ISQ’s March ’20 Mawlid program was held at the Rochedale masjid on Saturday 14 March where Maulana Aslam was the chief guest. While his focus of his address was on the month of Rajab and the coming month of Shahban as we approach the month of Ramadhan, the program was also dedicated as Esale Sawaab Dua for 3 brothers associated with the Society who recently passed away.

The ISQ Executive Committee conducted an Extra Ordinary meeting just before magrib to make some very serious decision regarding their April program due the restrictions being imposed by the Government on large public gatherings in light of the Corona virus pandemic. The decision was made to cancel the April Mawlid on 11 April and to postpone the April 18th Pre-Ramadhan Fundraising Dinner Night until after Eid.

These decisions were to comply with the Government’s general advice to avoid large gatherings to reduce the risks of spreading the Corona virus as we were approaching the peak flu season of the winter months. This decision was announced to the people attending the program, citing that this was the most responsible thing for the Society to do under the circumstances.

The March Mawlid program was again well attended by over 150 people despite the caution of Corona virus risk and a wedding of a member’s daughter’s. There were a number of new faces in the program and the dinner after the program was well received by all present.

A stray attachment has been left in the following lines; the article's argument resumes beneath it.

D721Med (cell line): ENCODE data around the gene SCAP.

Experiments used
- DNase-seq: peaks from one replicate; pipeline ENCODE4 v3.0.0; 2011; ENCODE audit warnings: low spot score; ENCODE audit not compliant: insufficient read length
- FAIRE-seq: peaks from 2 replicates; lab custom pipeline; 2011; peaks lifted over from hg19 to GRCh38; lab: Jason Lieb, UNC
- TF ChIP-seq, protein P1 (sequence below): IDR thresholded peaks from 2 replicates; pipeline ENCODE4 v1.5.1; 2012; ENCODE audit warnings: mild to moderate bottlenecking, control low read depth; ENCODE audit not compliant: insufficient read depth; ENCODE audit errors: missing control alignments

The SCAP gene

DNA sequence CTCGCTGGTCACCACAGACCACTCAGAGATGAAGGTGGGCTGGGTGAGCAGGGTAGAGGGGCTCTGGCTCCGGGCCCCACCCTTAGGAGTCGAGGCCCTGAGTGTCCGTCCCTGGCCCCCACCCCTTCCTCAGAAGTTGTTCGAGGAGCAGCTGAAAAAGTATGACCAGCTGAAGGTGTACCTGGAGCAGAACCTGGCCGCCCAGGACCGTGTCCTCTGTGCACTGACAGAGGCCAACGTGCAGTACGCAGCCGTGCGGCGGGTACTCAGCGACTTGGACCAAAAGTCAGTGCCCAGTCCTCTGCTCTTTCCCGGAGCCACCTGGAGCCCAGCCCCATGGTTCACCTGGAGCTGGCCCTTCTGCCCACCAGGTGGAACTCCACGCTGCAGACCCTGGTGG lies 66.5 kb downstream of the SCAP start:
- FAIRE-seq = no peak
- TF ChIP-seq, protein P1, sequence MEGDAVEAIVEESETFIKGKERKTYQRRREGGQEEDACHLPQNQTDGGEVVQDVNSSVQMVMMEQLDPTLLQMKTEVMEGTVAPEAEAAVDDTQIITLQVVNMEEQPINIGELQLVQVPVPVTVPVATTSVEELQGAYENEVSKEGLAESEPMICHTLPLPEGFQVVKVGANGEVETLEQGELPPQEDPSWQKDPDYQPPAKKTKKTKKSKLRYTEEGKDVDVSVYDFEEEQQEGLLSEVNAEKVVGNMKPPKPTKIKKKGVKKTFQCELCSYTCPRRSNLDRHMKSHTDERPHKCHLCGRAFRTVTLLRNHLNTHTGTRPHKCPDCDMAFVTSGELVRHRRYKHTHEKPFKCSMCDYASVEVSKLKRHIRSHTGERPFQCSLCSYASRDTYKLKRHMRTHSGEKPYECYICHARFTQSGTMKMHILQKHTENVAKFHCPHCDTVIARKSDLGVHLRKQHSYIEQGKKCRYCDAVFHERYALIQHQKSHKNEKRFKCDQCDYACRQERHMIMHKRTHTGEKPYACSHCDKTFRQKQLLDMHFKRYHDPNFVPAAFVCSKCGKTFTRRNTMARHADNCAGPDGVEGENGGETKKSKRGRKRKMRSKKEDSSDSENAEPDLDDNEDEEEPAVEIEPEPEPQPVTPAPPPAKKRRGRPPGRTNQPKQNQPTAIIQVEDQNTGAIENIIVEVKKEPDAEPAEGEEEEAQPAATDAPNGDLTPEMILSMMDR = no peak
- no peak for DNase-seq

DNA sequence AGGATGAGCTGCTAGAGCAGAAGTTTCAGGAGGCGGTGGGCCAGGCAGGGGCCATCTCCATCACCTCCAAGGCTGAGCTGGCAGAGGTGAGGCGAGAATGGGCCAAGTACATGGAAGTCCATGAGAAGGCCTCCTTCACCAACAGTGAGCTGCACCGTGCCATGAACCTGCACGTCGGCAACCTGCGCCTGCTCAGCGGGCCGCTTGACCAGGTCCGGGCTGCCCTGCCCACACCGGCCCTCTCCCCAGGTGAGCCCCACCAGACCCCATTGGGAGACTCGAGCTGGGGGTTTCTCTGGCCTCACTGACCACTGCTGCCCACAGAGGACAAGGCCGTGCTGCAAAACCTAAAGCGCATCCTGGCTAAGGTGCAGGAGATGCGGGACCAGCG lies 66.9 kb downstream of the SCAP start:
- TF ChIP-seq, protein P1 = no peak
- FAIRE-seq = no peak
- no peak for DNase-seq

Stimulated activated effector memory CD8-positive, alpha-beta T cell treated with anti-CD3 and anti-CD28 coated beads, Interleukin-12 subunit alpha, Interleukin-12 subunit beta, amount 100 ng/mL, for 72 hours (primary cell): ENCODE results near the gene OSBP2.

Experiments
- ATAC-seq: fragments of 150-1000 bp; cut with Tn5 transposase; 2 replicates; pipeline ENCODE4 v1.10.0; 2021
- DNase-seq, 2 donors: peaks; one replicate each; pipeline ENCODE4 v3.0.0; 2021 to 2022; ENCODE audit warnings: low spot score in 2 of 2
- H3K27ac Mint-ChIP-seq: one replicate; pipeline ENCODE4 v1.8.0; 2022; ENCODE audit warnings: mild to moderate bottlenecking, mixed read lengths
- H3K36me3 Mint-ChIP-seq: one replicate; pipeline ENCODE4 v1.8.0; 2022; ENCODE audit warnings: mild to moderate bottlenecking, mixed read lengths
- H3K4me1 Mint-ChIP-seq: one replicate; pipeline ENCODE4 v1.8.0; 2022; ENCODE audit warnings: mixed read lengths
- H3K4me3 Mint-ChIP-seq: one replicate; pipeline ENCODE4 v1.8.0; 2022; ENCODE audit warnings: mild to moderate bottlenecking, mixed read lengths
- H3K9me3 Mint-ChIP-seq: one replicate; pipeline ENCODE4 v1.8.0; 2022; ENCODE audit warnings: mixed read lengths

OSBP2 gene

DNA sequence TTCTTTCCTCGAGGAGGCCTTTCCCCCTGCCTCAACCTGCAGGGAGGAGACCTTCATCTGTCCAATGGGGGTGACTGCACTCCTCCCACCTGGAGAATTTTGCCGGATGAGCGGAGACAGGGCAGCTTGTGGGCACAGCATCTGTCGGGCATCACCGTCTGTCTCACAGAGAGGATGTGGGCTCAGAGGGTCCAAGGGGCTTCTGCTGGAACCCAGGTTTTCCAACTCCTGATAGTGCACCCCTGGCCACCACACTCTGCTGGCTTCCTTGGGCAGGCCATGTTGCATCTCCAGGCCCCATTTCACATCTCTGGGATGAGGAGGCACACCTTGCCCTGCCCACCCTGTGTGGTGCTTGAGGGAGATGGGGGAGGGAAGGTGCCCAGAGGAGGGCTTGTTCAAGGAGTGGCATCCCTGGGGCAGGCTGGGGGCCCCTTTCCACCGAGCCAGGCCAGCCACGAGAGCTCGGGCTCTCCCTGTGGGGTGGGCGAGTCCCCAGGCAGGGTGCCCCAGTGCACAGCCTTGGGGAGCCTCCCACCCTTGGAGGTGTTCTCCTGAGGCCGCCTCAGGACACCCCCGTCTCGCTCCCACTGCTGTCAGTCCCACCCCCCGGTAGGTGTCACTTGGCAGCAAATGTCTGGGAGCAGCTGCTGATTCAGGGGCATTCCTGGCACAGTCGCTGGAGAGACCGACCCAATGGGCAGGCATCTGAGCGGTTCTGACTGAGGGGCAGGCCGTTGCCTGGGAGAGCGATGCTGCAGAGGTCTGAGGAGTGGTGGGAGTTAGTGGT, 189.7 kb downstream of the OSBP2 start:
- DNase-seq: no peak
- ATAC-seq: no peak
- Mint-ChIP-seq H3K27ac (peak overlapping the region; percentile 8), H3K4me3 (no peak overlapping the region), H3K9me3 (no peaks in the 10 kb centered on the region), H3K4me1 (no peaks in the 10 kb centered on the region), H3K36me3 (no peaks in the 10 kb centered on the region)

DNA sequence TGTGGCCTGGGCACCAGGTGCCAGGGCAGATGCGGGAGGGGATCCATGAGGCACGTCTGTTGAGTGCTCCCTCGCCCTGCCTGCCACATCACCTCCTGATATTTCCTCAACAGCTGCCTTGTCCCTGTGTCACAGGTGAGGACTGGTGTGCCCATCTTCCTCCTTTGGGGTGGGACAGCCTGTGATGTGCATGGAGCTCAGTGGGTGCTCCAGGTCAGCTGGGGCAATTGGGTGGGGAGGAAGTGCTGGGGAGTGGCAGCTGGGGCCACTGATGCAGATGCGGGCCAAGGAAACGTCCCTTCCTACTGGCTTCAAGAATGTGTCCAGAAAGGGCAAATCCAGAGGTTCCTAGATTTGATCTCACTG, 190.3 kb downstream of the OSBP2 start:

Maulana Aslam’s motivating address on the month of Rajab and Shahban was very educational and inspiring. He also made a lengthy dua for the members and other Muslim brothers and sisters who had passed away and for “Shifa” against the Corona Virus.





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The newest scout group in Queensland, the Muslim Crescent Scout Group, attended its first large organised scout event – the Urban Challenge.


The Urban Challenge is a yearly event for Venturer Scouts (aged 15 – 18 years old) that is organised by Rover Scouts (aged 19-25 years old).


The event is modelled on the concept of televisions The Amazing Race and this year’s theme was ‘Tropical Challenge’.


For two days and two nights the 200 ventures from around Queensland camped at Coorparoo Secondary College and left each day to travel around the city while completing a variety of tasks.


Throughout the challenge teams had to carry around a pineapple which they had decorated.